Review: The Simple Things in Life, Fuel Sheds/Royal Botanic Gardens, Edinburgh Fringe
Published on Culture Wars, 25.08.2011
With so much of so little consequence at the Fringe, FUEL offer a more reflexive attempt at something insubstantial. If that seems uncharacteristic of the independent producing house – their other show is the Belarus Free Theatre – the quality remains reassuringly reliable.
Dotted around the Botanic Gardens, tucked under willow trees or engulfed by rhodendra, are five inauspicious garden sheds. A single journey stops off at three sheds, each of which houses an artist or company, commissioned to respond to the title they share, The Simple Things in Life. The results, which vary in form and tone, are all carefree and delightful: they cut the brain loose, sit you back and allow themselves to be soaked in.
Each has interpreted the brief from a different angle. The London Snorkelling Team, a music and animation combo, offer a deliriously goofy gig, while Frauke Requardt and Makiko Aoyama present the pleasure of dance for dance’s sake. Lewis Gibson, my favourite half-hour thus far this Fringe, goes beyond show and tell, instead treating us to a carefully constructed experience of blissful empty-headedness.
First up – or to conclude, depending on your route – is The London Snorkelling Team’s 2011 Annual Science Demonstration and Space Fete, which subverts high science with an influx of wackiness. The particle accelerator we’re here to view, for example, is being used to cause a meat collision by blasting a pig at a cow. The result, and we’ll meet in two hours, naked, to enjoy it, is a meat shower. Jaunty and round-the-twist, this is infectiously funny stuff, smartly stupid throughout. Here, Einstein knocks out his theory of relativity after a day of continual mishaps and there’s Hawkings versus Dawkins over whether Mr T could take Rocky.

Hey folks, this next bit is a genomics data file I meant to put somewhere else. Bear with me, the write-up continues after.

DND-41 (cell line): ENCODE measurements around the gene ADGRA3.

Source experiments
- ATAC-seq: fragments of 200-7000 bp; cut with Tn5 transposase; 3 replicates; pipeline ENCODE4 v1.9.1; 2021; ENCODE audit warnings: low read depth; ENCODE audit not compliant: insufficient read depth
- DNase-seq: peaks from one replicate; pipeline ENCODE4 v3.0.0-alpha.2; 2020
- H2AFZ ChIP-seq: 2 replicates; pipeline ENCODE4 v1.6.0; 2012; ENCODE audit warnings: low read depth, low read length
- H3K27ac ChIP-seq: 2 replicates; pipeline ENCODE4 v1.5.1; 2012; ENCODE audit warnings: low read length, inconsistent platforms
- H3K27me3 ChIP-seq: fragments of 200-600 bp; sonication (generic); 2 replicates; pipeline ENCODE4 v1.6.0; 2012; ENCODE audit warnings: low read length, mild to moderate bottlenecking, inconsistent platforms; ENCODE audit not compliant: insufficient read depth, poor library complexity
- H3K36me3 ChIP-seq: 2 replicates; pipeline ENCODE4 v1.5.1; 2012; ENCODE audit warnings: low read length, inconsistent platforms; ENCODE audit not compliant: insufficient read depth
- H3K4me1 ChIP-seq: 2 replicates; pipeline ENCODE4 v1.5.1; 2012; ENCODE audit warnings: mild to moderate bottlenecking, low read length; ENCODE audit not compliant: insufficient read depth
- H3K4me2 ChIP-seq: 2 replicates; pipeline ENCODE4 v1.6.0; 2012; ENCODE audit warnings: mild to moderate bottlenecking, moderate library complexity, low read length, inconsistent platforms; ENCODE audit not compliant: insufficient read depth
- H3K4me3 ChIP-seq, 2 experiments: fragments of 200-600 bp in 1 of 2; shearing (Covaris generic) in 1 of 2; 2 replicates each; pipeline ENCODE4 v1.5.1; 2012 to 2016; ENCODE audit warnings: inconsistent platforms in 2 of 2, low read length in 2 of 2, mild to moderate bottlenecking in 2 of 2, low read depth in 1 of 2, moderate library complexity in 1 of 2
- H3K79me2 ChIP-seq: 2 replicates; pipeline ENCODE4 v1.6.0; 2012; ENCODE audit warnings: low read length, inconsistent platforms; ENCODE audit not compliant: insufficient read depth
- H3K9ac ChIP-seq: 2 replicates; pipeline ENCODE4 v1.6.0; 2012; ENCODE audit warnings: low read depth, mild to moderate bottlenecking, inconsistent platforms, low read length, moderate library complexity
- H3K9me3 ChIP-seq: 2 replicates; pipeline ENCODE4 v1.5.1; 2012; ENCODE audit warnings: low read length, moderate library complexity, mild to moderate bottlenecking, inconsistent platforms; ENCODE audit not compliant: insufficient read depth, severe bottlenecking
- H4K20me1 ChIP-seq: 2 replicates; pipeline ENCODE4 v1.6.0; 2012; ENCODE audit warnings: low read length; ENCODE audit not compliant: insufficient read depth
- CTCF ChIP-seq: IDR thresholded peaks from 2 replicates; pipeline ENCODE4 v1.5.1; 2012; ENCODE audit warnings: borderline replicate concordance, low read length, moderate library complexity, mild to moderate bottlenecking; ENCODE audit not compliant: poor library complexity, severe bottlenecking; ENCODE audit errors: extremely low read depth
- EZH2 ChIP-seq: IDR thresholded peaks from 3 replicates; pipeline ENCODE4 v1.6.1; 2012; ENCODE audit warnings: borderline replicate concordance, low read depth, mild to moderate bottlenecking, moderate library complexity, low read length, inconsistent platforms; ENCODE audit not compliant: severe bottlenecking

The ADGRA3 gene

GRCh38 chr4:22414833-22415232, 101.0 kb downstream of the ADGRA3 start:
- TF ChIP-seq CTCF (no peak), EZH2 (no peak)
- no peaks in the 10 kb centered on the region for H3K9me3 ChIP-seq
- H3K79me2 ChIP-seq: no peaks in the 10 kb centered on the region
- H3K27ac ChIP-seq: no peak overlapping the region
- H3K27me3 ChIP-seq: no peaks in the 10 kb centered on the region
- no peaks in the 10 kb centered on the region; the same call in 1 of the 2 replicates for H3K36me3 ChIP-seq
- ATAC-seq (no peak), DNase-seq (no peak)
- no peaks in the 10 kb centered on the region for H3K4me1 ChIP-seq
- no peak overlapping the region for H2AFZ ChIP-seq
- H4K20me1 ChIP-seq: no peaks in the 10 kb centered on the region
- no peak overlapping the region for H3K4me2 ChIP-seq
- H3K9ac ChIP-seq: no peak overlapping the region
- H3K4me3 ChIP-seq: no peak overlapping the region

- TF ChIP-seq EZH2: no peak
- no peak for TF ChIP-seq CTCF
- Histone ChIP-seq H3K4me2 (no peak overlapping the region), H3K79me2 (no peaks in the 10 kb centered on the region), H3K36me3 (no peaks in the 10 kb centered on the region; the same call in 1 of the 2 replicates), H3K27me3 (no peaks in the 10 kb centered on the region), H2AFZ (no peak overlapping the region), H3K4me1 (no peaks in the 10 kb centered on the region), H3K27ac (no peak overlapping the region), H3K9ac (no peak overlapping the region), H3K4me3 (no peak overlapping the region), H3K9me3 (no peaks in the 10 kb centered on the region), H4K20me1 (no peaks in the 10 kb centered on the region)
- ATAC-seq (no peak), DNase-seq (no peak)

Makiko’s Shed is lined with mirrors, like a makeshift infinity triangle. Red velvet covers the walls and six bulbs glow to create a warming environment with an aftertaste of seediness. Aoyama, with the cheek to cheek grin of Edith Nesbit’s Psammead, dances in a corner, multiplied until kaleidoscopic. While the choreography loosely suggests the pleasure of cutting off self-consciousness, the real joy comes from letting your eyes fuzz over and appreciating the simple kinaesthetics.
Finally comes the lovely escapism of Lewis Gibson’s low-key members club, a chance to snip the spinal column and drift into an absent-minded haze. Gibson’s shed is a immersion chamber of sorts. It manages to create a private bubble in a public moment.
We wear ear-defender headphones, through which we initially hear Ella Fitzgerald hymning about solitude and later the live sounds inside the shed, including Gibson’s instructions. It all sounds distant, quilted and unreal. Looking through viewfinders, glowing sepia soft against the light, we notice sound and image don’t sync. Gibson charges our glasses with port or elderflower cordial and hands us a book. Reading alone, the sleepy pace dictated by a voice in our ear, familiar stories intermingle; the narrative gives up. Gradually the book gives up to, molting words before fading to grey, then white.
It takes half an hour, but effects last all day. Gibson has slowed us down, stopped us charging heedlessly to wherever we need to get to, but the skill comes in the way it sneaks up on us, softly, softly. By the time you realise what he’s playing at, it’s too late, you’re away, deep in blissful simplicity.